Leadership involves the same general characteristics regardless of the organization or position held. What’s different, are the challenges and goals of the group that you are serving. Being elected to a leadership position is first and foremost, an honor. It’s says that your peers felt you were the best person to represent them for a specific role or function. Knowing the responsibilities of your position is critical. Don’t be a placeholder, but rather a proactive representative for your organization.
In a fraternity or sorority, it’s very important to know the principles of the organization. If primarily a service organization, it’s important that you as an elected leader be willing to lead by example. Don’t ask others to do what you would not do yourself. Many fraternities and sororities are chartered as both service and social organizations. Make sure that as an elected leader, ethical behavior is at the front of your mind. When you are in a leadership position, you no longer simply represent yourself, but represent the entire organization as well. You become a face for the organization, and should be willing to hold yourself to a higher standard. If you aren’t willing to do this, you should rethink your willingness to accept a leadership position.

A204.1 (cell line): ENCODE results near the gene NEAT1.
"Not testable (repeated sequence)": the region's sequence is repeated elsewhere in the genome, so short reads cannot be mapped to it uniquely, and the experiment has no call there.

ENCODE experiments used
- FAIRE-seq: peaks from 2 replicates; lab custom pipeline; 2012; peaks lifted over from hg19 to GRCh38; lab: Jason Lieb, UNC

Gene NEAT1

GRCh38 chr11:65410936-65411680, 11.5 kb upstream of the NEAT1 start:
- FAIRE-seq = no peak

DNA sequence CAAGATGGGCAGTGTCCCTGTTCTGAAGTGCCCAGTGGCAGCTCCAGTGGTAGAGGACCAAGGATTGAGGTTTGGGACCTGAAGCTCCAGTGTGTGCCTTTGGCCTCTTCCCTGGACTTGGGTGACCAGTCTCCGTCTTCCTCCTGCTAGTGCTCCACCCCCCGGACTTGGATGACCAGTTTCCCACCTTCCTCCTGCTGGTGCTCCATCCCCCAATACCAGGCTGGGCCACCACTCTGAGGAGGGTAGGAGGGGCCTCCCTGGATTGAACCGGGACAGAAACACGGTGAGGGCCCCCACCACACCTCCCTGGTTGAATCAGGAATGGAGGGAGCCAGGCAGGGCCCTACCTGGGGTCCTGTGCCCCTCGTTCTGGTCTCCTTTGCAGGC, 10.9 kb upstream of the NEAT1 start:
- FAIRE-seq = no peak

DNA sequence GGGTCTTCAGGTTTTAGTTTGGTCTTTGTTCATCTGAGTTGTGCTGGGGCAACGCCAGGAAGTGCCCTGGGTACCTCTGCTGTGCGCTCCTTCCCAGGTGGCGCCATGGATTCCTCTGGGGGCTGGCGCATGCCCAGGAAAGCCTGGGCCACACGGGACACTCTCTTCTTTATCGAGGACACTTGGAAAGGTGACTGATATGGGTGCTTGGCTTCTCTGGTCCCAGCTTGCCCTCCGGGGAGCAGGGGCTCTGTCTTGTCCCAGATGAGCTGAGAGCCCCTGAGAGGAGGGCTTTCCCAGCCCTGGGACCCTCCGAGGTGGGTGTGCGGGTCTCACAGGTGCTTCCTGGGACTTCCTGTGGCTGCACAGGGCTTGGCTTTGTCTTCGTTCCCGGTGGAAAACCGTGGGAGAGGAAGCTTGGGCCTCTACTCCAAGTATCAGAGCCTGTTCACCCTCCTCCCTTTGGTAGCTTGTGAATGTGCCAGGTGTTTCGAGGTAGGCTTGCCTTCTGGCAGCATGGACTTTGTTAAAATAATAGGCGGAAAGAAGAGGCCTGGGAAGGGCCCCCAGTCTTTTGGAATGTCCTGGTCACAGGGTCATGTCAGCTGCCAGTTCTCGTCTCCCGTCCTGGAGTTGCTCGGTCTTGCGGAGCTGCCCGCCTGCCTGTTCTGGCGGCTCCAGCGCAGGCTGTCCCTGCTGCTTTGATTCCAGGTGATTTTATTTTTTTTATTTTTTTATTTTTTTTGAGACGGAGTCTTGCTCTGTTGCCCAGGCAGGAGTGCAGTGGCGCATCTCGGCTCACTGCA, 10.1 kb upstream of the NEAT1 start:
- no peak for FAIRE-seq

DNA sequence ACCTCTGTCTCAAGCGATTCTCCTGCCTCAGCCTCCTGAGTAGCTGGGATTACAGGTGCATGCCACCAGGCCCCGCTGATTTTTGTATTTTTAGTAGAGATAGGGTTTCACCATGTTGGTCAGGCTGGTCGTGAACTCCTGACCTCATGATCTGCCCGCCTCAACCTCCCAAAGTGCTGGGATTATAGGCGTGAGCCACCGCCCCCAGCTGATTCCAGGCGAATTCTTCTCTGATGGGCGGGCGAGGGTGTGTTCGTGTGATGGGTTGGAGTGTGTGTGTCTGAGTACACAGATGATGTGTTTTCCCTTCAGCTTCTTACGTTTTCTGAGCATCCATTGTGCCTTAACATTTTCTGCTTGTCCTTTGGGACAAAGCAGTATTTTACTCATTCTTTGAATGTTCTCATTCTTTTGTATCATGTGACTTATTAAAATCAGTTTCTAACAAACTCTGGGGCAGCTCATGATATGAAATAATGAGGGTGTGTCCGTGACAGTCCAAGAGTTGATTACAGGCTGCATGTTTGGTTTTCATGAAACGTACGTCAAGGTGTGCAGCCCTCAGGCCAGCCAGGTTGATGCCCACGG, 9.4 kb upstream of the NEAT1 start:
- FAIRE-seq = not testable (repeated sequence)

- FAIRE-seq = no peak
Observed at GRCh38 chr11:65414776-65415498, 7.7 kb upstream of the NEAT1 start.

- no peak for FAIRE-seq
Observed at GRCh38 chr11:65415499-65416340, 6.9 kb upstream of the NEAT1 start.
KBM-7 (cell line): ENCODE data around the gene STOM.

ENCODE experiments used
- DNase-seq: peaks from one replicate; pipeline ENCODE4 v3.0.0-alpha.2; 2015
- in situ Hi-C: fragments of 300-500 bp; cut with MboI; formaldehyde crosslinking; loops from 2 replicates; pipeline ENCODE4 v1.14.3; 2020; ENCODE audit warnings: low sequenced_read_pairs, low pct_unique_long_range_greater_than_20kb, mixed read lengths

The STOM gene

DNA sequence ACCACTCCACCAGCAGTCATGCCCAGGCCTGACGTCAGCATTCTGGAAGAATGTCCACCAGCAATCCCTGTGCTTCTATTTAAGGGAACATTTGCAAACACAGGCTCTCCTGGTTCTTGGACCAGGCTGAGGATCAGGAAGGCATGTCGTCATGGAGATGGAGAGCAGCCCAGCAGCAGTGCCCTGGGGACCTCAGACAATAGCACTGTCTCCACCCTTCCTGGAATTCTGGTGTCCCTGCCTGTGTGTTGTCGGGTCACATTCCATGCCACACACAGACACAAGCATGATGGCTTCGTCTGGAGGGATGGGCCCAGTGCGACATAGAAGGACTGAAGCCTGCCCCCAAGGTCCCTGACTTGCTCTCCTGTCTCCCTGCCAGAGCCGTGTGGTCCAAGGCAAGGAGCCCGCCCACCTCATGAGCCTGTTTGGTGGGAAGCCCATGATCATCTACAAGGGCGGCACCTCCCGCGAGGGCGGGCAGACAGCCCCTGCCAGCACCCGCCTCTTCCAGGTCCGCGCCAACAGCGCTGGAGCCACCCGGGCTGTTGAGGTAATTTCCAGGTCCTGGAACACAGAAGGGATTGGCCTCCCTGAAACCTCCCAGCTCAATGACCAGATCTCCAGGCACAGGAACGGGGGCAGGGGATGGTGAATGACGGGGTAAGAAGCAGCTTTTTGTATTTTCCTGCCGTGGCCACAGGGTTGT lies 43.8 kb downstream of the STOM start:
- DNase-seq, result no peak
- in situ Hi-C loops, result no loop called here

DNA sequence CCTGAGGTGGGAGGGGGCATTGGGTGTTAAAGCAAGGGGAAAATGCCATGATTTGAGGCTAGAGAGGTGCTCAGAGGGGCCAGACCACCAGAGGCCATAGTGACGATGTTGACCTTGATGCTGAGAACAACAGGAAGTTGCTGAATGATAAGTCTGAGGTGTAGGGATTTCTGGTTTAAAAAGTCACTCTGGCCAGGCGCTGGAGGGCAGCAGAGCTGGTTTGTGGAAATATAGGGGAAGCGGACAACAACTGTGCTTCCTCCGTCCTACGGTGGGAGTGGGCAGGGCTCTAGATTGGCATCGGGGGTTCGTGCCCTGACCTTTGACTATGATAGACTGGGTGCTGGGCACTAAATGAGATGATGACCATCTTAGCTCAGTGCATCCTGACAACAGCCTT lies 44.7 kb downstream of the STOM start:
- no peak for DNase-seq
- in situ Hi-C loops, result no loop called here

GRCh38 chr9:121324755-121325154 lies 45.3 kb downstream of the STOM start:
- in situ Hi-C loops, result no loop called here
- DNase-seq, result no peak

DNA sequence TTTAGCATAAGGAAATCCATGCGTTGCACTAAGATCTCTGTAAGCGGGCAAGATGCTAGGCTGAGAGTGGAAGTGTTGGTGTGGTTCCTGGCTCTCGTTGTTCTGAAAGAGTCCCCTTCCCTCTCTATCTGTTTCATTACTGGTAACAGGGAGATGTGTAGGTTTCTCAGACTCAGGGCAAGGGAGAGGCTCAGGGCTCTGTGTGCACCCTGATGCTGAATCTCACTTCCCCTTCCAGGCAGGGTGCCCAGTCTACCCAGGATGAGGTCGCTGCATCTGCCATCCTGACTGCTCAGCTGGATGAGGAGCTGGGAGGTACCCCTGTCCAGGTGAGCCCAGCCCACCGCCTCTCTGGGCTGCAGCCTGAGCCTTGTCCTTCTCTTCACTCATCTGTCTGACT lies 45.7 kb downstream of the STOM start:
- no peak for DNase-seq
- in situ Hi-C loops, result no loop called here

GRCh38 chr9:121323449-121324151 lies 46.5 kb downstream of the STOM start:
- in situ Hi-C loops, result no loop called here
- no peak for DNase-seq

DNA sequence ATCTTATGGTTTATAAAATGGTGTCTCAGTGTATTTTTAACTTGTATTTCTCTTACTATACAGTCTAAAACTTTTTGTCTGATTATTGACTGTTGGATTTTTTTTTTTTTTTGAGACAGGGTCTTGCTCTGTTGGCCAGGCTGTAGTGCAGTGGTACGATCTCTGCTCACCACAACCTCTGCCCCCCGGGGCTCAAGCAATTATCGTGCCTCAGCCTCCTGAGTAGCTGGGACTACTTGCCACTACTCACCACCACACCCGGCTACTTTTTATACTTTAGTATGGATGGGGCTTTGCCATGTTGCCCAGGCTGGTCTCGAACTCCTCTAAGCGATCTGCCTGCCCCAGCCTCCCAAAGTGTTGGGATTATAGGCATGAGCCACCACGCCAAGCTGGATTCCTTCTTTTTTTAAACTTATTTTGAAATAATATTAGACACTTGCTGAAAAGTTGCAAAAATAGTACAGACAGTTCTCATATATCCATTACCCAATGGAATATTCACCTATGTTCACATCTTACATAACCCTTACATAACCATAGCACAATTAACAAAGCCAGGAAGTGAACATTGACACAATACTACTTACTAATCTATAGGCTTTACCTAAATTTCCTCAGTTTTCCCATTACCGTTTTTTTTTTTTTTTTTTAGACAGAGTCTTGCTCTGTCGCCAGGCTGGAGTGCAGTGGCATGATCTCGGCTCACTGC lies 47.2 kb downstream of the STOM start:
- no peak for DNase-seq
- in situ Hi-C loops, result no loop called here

A leader should expect that those whom they represent will rise to just under the character and work standards established by the leadership. If this is the case, make certain that you set the bar very high, so others can rise to meet the standard you set. Above all else though, remember that being elected, as a leader, is a responsibility and an honor. Take it seriously, regardless of how large or small the position may seem. People will be looking to you and you now represent something larger than yourself.